Ranganath Report and Quota for Dalit Converts
- 15 Apr 2023
- 7 min read
Why in News?
Recently, the Supreme Court revisited a 2007 report by the Justice Ranganath Mishra Commission for Religious and Linguistic Minorities, which recommended Scheduled Caste (SC) reservation for Dalit converts to Christianity and Islam.
- The Centre had discredited the report, but the apex court believes it contains valuable information that could help determine if excluding Dalit converts from the SC category is unconstitutional according to the Constitution Order of 1950.
- Rejecting the Mishra report, the government had recently constituted a new Commission headed by a former CJI K.G. Balakrishnan, giving it two years to prepare a report on the question of granting SC status to “new persons who have historically belonged to the Scheduled Castes but have converted to religions other than Hinduism, Buddhism and Sikhism”.
- For rejecting the report, the Centre has argued that “Dalits who converted to Christianity or Islam to overcome the burdens of caste cannot claim reservation benefits enjoyed by those who chose to stay back in the Hindu religious system”.
What are the Key Highlights of the Ranganath Report?
- The recommendation of Scheduled Caste reservation for Dalit converts to Christianity and Islam was made in the 2007 report of the Justice Ranganath Mishra Commission for Religious and Linguistic Minorities.
- Dalit Christians and Muslims face discrimination not only from upper-caste members of their own religion but also from the broader Hindu-dominated society.
- The exclusion of Dalit converts to Christianity and Islam from the SC category violates the constitutional guarantee of equality and is against the basic tenets of these religions, which reject caste discrimination.
- The denial of SC status to Dalit converts to Christianity and Islam has led to their socio-economic and educational backwardness and has deprived them of access to reservations in education and employment opportunities (as provided under article 16).
Who is Included in the Constitution Order of 1950?
- When enacted, the Constitution (Scheduled Castes) Order of 1950, initially provided for recognizing only Hindus as SCs, to address the social disability arising out of the practice of untouchability. However, the order also provided that every member of Ramdasi, Kabirpanthi, Mazhabi, or Sikligar caste resident in Punjab or the Patiala and East Punjab, be deemed to be a member of the Scheduled Castes whether he professes the Hindu or Sikh religion.
- The Order was amended in 1956 to include Dalits who had converted to Sikhism (in entirety) and once more in 1990 to include Dalits who had converted to Buddhism.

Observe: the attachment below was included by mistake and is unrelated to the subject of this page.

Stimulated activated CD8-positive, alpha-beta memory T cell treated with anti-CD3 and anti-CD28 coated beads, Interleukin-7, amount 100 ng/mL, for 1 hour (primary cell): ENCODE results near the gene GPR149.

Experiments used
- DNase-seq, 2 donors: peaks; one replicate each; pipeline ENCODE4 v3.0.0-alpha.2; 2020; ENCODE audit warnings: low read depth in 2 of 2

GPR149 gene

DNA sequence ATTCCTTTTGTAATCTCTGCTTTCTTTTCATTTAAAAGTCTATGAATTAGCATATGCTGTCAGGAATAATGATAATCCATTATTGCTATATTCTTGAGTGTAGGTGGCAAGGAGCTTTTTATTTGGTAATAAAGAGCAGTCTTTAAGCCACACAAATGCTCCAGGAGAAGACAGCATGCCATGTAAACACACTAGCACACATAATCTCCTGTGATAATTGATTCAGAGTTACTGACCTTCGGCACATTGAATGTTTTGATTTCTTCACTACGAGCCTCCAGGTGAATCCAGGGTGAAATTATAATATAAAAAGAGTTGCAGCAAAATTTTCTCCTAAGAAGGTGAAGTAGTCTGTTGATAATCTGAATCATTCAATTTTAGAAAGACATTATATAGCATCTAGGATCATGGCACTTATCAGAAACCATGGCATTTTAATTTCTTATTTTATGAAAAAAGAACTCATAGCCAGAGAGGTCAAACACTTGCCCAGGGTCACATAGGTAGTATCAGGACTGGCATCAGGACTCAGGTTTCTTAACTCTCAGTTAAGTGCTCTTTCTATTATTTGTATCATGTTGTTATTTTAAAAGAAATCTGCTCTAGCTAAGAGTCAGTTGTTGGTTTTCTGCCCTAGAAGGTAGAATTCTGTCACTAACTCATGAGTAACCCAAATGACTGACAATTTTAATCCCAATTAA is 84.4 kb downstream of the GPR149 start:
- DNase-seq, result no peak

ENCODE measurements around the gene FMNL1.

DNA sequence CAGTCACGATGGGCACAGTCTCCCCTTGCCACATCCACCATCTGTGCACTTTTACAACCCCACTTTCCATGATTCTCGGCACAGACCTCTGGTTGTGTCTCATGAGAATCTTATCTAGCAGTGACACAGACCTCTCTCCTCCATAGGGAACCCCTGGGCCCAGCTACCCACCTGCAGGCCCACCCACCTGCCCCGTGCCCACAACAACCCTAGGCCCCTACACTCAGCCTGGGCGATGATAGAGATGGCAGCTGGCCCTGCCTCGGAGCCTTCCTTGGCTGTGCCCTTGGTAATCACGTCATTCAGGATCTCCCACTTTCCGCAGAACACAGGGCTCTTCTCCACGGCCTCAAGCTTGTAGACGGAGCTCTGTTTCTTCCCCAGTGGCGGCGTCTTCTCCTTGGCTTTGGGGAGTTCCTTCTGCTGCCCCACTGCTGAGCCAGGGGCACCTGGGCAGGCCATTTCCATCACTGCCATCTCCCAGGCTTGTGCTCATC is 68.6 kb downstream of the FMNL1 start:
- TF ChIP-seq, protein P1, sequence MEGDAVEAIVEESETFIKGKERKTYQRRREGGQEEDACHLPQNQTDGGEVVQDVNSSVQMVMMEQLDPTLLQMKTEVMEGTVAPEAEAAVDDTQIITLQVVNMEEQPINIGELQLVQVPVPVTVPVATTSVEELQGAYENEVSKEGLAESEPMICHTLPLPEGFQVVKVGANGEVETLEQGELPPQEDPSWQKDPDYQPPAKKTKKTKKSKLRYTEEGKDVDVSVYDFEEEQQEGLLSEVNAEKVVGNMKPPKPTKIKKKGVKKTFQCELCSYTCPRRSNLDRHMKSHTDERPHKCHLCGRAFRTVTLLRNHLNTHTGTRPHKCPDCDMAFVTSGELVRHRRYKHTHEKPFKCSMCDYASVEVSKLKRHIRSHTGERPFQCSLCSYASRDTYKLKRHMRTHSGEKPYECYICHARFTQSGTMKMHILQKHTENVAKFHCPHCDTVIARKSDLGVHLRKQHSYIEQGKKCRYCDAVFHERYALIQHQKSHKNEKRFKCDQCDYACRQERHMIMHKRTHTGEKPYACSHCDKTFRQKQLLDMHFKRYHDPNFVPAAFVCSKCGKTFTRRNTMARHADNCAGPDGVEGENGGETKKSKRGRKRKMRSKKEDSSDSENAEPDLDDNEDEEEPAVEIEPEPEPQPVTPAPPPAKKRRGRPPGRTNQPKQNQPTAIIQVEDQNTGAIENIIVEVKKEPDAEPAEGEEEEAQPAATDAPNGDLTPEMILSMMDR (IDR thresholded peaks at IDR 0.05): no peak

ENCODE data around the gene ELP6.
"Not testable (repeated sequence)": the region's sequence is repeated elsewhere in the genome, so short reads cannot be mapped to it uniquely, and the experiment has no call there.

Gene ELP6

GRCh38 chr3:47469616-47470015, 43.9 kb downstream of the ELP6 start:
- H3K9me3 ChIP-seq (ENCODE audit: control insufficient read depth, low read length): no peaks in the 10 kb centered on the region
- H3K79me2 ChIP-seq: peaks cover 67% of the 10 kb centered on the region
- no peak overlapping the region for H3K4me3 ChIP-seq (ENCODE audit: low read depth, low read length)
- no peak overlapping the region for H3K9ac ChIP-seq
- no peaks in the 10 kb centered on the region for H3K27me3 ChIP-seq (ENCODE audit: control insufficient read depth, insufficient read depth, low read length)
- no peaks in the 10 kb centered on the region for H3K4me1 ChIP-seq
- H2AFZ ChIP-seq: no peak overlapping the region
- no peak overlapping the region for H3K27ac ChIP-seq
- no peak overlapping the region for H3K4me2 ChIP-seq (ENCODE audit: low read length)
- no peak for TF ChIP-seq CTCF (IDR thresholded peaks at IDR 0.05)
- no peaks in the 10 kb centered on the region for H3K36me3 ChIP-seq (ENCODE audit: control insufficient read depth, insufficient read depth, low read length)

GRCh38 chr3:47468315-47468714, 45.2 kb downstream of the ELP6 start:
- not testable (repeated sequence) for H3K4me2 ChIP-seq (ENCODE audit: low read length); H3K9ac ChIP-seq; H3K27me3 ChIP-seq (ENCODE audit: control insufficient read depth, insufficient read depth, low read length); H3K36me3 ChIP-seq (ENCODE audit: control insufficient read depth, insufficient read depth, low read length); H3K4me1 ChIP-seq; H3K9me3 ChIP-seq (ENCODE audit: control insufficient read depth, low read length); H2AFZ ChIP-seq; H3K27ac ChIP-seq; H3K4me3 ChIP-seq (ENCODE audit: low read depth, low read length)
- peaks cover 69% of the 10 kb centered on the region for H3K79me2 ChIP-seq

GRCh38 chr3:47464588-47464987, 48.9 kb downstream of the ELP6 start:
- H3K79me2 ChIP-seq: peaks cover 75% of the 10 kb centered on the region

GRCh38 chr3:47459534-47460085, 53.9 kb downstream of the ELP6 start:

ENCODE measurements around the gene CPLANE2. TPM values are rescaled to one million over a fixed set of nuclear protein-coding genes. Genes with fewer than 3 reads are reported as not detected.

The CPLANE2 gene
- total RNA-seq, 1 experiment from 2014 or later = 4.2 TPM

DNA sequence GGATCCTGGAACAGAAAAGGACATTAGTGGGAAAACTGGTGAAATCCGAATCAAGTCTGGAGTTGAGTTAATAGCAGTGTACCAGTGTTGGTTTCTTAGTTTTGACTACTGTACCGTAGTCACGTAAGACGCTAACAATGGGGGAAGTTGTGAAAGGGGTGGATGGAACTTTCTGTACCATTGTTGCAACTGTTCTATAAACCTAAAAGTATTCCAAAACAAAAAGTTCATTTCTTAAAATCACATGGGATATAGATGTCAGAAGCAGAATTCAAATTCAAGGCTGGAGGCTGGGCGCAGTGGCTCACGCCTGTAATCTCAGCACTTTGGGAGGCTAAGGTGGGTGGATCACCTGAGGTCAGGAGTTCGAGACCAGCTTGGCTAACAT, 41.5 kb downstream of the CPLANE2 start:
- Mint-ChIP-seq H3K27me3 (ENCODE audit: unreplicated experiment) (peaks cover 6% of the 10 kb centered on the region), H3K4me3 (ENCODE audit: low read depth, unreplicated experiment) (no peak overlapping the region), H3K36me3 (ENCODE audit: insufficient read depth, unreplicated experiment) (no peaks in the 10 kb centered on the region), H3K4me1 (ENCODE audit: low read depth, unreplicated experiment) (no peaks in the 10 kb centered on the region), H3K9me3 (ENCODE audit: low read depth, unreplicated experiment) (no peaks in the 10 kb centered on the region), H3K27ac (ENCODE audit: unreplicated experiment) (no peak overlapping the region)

- Both amendments were aided by the reports of the Kaka Kalelkar Commission in 1955 and the High-Powered Panel (HPP) on Minorities, Scheduled Castes, and Scheduled Tribes in 1983 respectively.
- The 1950 Order (post amendments in 1956 and 1990), mandates that anybody who is not a Hindu, Sikh or Buddhist cannot be granted SC status.
Why are Dalit Christians and Muslims Excluded?
- Avoid Surge in SC Population: The Office of the Registrar General of India (RGI) had cautioned the government that SC status is meant for communities suffering from social disabilities arising out of the practice of untouchability, which it noted was prevalent in Hindu and Sikh communities.
- It also noted that such a move would significantly swell the population of SCs across the country.
- Diverse Ethnic Groups who Converted: In 2001, RGI stated that Dalits who converted to Islam or Christianity are not a single ethnic group as they belong to different caste groups.
- Therefore, they cannot be included in the list of Scheduled Castes (SC) as per Clause (2) of Article 341, which requires a single ethnic group for inclusion.
- Untouchability not Prelavent in Other Religions: The RGI further opined that since the practice of “untouchability” was a feature of the Hindu religion and its branches, allowing the inclusion of Dalit Muslims and Dalit Christians as SCs could result in being “misunderstood internationally” as India trying to “impose its caste system” upon Christians and Muslims.
- The 2001 note also stated that Christians and Muslims of Dalit origin had lost their caste identity by way of their conversion and that in their new religious community, the practice of untouchability is not prevalent.
What is the Registrar General of India?
- The Registrar General of India was founded in 1961 by the Government of India under the Ministry of Home Affairs.
- The position of Registrar is usually held by a civil servant holding the rank of Joint Secretary.